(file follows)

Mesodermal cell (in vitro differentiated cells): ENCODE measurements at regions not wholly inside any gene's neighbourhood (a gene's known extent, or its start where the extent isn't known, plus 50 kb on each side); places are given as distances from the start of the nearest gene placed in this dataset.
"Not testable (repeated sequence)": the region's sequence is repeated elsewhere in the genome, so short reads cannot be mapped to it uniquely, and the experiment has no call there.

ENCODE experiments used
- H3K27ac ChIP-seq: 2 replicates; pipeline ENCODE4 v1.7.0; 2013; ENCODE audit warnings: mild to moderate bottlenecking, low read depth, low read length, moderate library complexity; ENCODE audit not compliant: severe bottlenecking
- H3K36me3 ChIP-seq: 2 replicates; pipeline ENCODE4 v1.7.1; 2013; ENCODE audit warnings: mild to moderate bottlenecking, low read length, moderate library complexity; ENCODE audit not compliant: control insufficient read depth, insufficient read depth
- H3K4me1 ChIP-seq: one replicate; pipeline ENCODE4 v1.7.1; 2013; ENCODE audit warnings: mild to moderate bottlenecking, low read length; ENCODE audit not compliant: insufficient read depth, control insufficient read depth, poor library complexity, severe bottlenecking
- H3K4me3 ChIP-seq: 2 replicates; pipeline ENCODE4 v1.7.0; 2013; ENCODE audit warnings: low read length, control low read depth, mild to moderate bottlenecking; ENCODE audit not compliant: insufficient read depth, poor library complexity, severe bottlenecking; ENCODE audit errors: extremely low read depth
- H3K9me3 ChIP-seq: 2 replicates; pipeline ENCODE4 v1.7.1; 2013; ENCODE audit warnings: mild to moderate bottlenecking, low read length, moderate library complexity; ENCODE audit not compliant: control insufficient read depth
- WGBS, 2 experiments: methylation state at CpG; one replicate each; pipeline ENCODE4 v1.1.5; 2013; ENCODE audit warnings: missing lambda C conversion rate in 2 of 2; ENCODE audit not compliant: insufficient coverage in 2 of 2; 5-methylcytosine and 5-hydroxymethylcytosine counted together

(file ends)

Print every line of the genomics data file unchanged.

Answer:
Mesodermal cell (in vitro differentiated cells): ENCODE measurements at regions not wholly inside any gene's neighbourhood (a gene's known extent, or its start where the extent isn't known, plus 50 kb on each side); places are given as distances from the start of the nearest gene placed in this dataset.
"Not testable (repeated sequence)": the region's sequence is repeated elsewhere in the genome, so short reads cannot be mapped to it uniquely, and the experiment has no call there.

ENCODE experiments used
- H3K27ac ChIP-seq: 2 replicates; pipeline ENCODE4 v1.7.0; 2013; ENCODE audit warnings: mild to moderate bottlenecking, low read depth, low read length, moderate library complexity; ENCODE audit not compliant: severe bottlenecking
- H3K36me3 ChIP-seq: 2 replicates; pipeline ENCODE4 v1.7.1; 2013; ENCODE audit warnings: mild to moderate bottlenecking, low read length, moderate library complexity; ENCODE audit not compliant: control insufficient read depth, insufficient read depth
- H3K4me1 ChIP-seq: one replicate; pipeline ENCODE4 v1.7.1; 2013; ENCODE audit warnings: mild to moderate bottlenecking, low read length; ENCODE audit not compliant: insufficient read depth, control insufficient read depth, poor library complexity, severe bottlenecking
- H3K4me3 ChIP-seq: 2 replicates; pipeline ENCODE4 v1.7.0; 2013; ENCODE audit warnings: low read length, control low read depth, mild to moderate bottlenecking; ENCODE audit not compliant: insufficient read depth, poor library complexity, severe bottlenecking; ENCODE audit errors: extremely low read depth
- H3K9me3 ChIP-seq: 2 replicates; pipeline ENCODE4 v1.7.1; 2013; ENCODE audit warnings: mild to moderate bottlenecking, low read length, moderate library complexity; ENCODE audit not compliant: control insufficient read depth
- WGBS, 2 experiments: methylation state at CpG; one replicate each; pipeline ENCODE4 v1.1.5; 2013; ENCODE audit warnings: missing lambda C conversion rate in 2 of 2; ENCODE audit not compliant: insufficient coverage in 2 of 2; 5-methylcytosine and 5-hydroxymethylcytosine counted together